Stop me if you’ve heard this before. A politician in London, with great fanfare, promises some kind of transport investment in the North of England. Nothing happens for a while, and then all of a sudden the promised funding is either scaled back or cancelled altogether. Meanwhile, similar projects in London that deliver much less return for much more money are signed off without so much as a murmur.

We’ve seen it before over the years; and it looks like we could be seeing it again in 2020 with High Speed 2.

High Speed 2, or HS2 for short, was first proposed over ten years ago as the British answer to the Japanese bullet trains or the French TGV, a scratch-built state-of-the-art rail network that could accommodate up to 85 million passengers a year on trains reaching speeds of almost 300 kilometres per hour. The initial plan called for the network to be built in two separate stages. Phase One would link up London and Birmingham, while Phase Two would extend out to Manchester and Leeds from Birmingham, creating a “Y”-shaped route across the length of England.

Once complete, it would cut in half the travel times out of London to three of our great cities. The impact of the Phase 2 line from Birmingham to Manchester and Leeds in particular is expected to be nothing short of transformative. According to figures from the Northern Powerhouse Independent Review, by 2050 HS2 could create up to 171,000 new jobs across the region, including 60,000 in Greater Manchester, 50,000 in Leeds, 37,000 in Crewe and 24,000 in Liverpool, boosting our economy by tens of billions of pounds.

 

Or, at least, that was what they told us the plan was. We now know that a leaked review of HS2 has advised the government to postpone Phase 2 of the project for at least six months. We’ve been here too many times to not read the writing on the wall, that “postponed” very quickly turns into “cancelled”.

And HS2 is just the tip of the iceberg. Who can forget the ongoing fiasco with Northern Rail, which finally saw the franchise stripped from the operator after one out of every two trains failed to arrive at their destination on time this winter? Why are we still waiting for the Trans Pennine line between Manchester and Leeds to be electrified, an absolutely essential first step to combining the economic power of the North’s biggest cities? Even the recent consultation on bringing Greater Manchester’s bus services back into public control, as welcome as it is, only grants us similar powers to what London has enjoyed for decades.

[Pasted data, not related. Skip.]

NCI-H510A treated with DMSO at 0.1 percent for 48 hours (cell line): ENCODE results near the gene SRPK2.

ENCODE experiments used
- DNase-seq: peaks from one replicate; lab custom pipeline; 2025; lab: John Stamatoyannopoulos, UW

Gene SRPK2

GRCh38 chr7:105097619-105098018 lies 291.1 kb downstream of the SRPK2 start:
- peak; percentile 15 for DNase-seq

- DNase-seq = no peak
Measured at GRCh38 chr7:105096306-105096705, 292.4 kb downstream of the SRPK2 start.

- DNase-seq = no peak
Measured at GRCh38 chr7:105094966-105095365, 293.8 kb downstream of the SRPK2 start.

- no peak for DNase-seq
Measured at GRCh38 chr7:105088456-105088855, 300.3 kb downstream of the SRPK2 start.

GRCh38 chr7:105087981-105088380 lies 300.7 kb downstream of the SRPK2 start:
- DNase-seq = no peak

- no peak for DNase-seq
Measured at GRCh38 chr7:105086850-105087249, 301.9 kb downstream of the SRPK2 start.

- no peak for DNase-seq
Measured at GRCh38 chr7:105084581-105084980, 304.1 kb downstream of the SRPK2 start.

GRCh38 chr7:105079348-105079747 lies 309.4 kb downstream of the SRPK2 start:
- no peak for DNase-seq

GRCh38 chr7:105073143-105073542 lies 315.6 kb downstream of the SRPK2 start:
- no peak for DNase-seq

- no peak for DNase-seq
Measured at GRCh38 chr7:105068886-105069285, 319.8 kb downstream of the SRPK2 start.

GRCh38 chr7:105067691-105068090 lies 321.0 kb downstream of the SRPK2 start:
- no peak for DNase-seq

An IPPR report in summer of last year reported that transport investment per head in London was £3,636 compared to £1,247 for the entire North of England. Add it all up and that’s a funding disparity of almost £66 billion. It’s true, as the critics often say, that transport investment will not by itself address the imbalance between London and the rest of the country. But it’s also true that any serious attempt to give the North its fair share must have turbocharging our region’s infrastructure at its heart. Successful completion of HS2 in its entirety is an indispensable element of that work.

The Mayor of Greater Manchester Andy Burnham, professional bodies like the Civil Engineer’s Contractors Association and the Rail Industry Association, and major business leaders in the region all agree. Cancelling HS2 at this stage would not only be a scandalous betrayal. It would send the message that, when push comes to shove, the best the North can expect is crumbs from the table. Tameside, Greater Manchester and the North deserves better, and over the next few months I’ll be joining with other leaders across the region to make sure that our case is heard. 

 

Posted by: Executive Leader


Around the Towns in 2020

Thursday, 16 January 2020

I wrote in last week’s blog that I want 2020 to be a year of investment for Tameside; in our economy and shared future. The heart of Tameside is, and always will be, our towns, so it’s for that reason that I want to go in-depth on the highlights of our big plans for them in 2020.
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Ashton